GENEALOGY-DNA-L Archives

Archiver > GENEALOGY-DNA > 2003-05 > 1054135839

From: Charles <>
Subject: Re: [DNA] DNAPrint genomics, Inc. 2.0 test results fails my test
Date: Wed, 28 May 2003 11:31:56 -0400
References: <JCHBN.030527.164432.RC0@CUVMB.CC.COLUMBIA.EDU>

John,

Nice explanation. Thanks.

Using the sequence data and the BGA percentage results for the dozen or
so participants in Ann Turner's spreadsheet, do you have enough
information to write a computer program to reverse engineer the
algorithm DNAPrint is using to calculate the BGA results from the
sequence data information. If we knew the algorithm being used, then
others might be able to add further to this discussion. Just wondering
out loud if we have enough information in Ann Turner's database to
reverse engineer the algorithm. How many variables and how many
unknowns? Do we have enough data? Or is DNAPrint using fuzzy logic and
math techniques?

Charles Kerchner

"John F. Chandler" wrote:
>
> Cecilia wrote:
> > I'm not ready to "flunk" DNAPrint yet - even though it might need more
> > tweaking. It would help if the details of their methods were not hidden
> > behind "it's proprietary."
>
> Actually, their method is not secret. It's just computer-intensive. I
> think it might help if I cook up an extremely simplified example to show
> how it's done. In this example, we will assume the world is divided into
> only two groups, the Greens and the Blues. We will use only one marker,
> which has alleles A and T. Here are the allele frequencies:
>
> Green Blue
> A 50% 10%
> T 50% 90%
>
> Since there are two copies of each marker, we actually need the
> frequencies of the pair combinations. We can calculate these from the
> above quite simply -- if "a" is the fraction of A in the gene pool,
> then a*a is the fraction of AA pairs, 2(1-a)a is the fraction of TA,
> and (1-a)*(1-a) is the fraction of TT. For example, Blues have a=0.1,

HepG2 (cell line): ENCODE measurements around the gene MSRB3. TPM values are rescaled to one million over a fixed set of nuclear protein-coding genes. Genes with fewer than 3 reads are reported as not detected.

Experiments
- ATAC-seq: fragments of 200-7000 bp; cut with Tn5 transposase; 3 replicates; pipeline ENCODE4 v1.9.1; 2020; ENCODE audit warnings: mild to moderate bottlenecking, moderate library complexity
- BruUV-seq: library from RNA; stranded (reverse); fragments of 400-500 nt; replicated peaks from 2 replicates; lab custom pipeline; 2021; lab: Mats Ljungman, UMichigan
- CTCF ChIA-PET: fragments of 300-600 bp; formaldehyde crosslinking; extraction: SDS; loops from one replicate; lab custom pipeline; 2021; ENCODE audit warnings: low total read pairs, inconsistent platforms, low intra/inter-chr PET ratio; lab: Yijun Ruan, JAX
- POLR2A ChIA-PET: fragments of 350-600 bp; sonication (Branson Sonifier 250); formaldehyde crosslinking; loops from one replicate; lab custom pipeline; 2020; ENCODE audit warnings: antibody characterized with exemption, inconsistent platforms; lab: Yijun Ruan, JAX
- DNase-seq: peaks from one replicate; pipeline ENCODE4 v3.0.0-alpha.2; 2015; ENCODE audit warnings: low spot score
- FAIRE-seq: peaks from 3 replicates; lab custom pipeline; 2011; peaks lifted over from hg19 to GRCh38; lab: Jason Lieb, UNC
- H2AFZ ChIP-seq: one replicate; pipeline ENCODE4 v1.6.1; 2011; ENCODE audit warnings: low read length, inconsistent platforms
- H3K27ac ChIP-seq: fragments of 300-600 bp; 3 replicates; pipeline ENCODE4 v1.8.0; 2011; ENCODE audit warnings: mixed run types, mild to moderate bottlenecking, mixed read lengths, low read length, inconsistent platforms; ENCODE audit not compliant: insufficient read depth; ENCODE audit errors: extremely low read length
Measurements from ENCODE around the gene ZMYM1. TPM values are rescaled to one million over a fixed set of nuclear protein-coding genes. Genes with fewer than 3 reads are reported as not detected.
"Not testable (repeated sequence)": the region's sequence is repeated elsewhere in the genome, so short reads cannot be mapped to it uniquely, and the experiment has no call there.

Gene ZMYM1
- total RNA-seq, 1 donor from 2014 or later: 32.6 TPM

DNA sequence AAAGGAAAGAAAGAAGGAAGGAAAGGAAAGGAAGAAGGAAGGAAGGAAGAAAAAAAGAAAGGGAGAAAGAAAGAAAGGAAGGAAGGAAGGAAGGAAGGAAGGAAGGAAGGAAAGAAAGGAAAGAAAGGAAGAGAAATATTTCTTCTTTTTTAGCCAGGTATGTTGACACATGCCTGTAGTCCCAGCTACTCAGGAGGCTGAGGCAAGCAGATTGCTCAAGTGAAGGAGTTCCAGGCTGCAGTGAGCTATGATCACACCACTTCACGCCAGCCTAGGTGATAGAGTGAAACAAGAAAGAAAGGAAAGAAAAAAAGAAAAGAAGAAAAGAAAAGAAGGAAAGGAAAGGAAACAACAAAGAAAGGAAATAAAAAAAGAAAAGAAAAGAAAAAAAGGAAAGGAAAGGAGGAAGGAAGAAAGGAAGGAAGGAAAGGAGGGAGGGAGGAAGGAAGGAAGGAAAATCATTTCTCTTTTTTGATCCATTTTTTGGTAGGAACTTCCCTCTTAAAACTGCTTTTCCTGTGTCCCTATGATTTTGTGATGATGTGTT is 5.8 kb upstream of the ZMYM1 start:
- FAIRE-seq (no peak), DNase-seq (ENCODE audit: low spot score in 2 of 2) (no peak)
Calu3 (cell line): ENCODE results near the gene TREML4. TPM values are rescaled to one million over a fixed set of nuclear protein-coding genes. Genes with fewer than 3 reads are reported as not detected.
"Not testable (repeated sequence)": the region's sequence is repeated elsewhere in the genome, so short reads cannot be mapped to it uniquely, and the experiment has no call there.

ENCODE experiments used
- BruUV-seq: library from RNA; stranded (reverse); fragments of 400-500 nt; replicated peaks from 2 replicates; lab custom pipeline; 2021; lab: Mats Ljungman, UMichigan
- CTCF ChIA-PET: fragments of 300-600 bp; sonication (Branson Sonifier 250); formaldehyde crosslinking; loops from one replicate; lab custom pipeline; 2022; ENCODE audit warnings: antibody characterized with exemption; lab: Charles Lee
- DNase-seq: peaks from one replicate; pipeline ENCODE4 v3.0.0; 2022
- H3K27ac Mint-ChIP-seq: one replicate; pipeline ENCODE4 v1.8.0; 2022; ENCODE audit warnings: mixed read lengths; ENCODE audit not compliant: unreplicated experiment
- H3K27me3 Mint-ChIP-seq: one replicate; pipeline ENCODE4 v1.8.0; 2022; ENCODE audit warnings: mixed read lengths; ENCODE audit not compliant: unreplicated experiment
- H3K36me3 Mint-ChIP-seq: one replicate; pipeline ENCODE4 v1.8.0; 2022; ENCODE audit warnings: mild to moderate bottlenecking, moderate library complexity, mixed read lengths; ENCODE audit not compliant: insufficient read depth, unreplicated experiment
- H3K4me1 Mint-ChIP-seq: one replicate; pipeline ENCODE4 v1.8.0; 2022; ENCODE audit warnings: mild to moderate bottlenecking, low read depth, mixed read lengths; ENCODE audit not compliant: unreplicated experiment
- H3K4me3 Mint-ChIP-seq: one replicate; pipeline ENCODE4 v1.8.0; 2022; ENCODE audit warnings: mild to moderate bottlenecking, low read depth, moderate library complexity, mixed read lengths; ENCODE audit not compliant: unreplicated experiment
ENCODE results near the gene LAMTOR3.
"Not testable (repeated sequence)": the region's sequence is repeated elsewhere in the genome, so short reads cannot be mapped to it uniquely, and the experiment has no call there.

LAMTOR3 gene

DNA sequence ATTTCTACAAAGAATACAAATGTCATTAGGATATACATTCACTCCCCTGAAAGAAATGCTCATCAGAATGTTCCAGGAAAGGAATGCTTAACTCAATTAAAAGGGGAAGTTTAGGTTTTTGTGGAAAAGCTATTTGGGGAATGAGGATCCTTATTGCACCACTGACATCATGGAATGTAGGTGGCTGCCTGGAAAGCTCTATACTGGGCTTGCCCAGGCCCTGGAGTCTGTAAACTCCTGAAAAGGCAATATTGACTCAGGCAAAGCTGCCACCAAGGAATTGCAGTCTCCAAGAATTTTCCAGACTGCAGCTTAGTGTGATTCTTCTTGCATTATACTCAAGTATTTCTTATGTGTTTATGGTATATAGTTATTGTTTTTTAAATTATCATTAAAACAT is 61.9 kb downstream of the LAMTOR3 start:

> so TT should occur (1-0.1)*(1-0.1)=0.81 = 81%. Note that there are only
> three possible outcomes of this simple test (ignoring dropouts).
>
> Green Blue
> AA 25% 1%
> TA 50% 18%
> TT 25% 81%
>
> Now consider the following mixtures: all Green, 3/4 Green, 1/2 Green,
> 1/4 Green, and all Blue. We can compute a table that covers all these
> instead of just the "pure" populations. To do this, we simply go back
> and reset the value "a" according to the mixture. For example, half-and-
> half would have a=0.5*(0.5+0.1)=0.3 (just the average of the two pure
> frequencies). In this case, a*a=0.09 = 9%, the frequence of AA, and so
> on.
>
> ---- Green -- 3/4G+1/4B - 1/2G+1/2B - 1/4G+3/4B -- Blue
> AA -- 25% ----- 16% -------- 9% -------- 4% ------- 1%
> TA -- 50% ----- 48% ------- 42% ------- 32% ------ 18%
> TT -- 25% ----- 36% ------- 49% ------- 64% ------ 81%
>
> Here is where we switch gears. Each column in the above table has
> numbers adding up to 100% and represents all possible outcomes given
> a particular mixture. Now, suppose we know the outcome but not the
> mixture -- if we assume that all possible mixtures are equally likely
> (i.e., that we don't know the ethnicity in advance), then we can look
> at each ROW of the table as a list of the relative likelihood of the
> various mixtures given a particular test outcome.
>
> I.e., we can pick out the maximum likelihood value by simply reading
> across each row: for AA and TA, the maximum likelihood is all Green,
> while for TT, the maximum is all Blue. I think you can see that the
> numbers vary smoothly along each row, and you can imagine filling in a
> table with much finer gradations of mixture. That isn't necessary for
> reading off the maximum in this simple setup, but it does allow finding
> the various confidence limits. Also, in this simple example, we don't
> need a triangle plot to represent the answer graphically; a line will
> do. I hope this lines up properly (the row of dots is the range from
> all Green to all Blue, the "R" marks the MLE, "y" marks the 1/2
> confidence limit, "b" the 1/5 confidence limit, and "k" the 1/10
> confidence limit). Just as in the DNAprint graphs, a mark that "should
> be" off the end is simply placed at the end...
>
> AA R................y............b............k.| 100% G 0% B
> TA R......................................y.....b 100% G 0% B
> TT b...............y............................R 0% G 100% B
>
> Note that the confidence limits go all the way across the plot. This
> simple example is woefully short on data, so you can't expect to get a
> precise answer. If we added a second marker, there would be 9 possible
> test results, and we could again list them all and calculate the
> percentages for each and read off the MLE as before, but with somewhat
> narrower confidence limits.
>
> Now for the extra-credit exercise...
>
> Observe that the results presented above were all-or-nothing, but that is
> simply because we looked only in the range 0-100% Green. What would we
> find with 5/4 Green + (-1/4) Blue?? The frequencey for AA with that
> "mixture" is 36%, i.e., HIGHER than the MLE percentage. In other words,
> the "MLE" was artificially restricted, and the true maximum is what you
> might call "greener than Green". This is not just a fluke resulting
> from the simplicity of this example -- it follows from the fact that
> the allele frequencies are not (oppositely) saturated in the two
> populations.
>
> John Chandler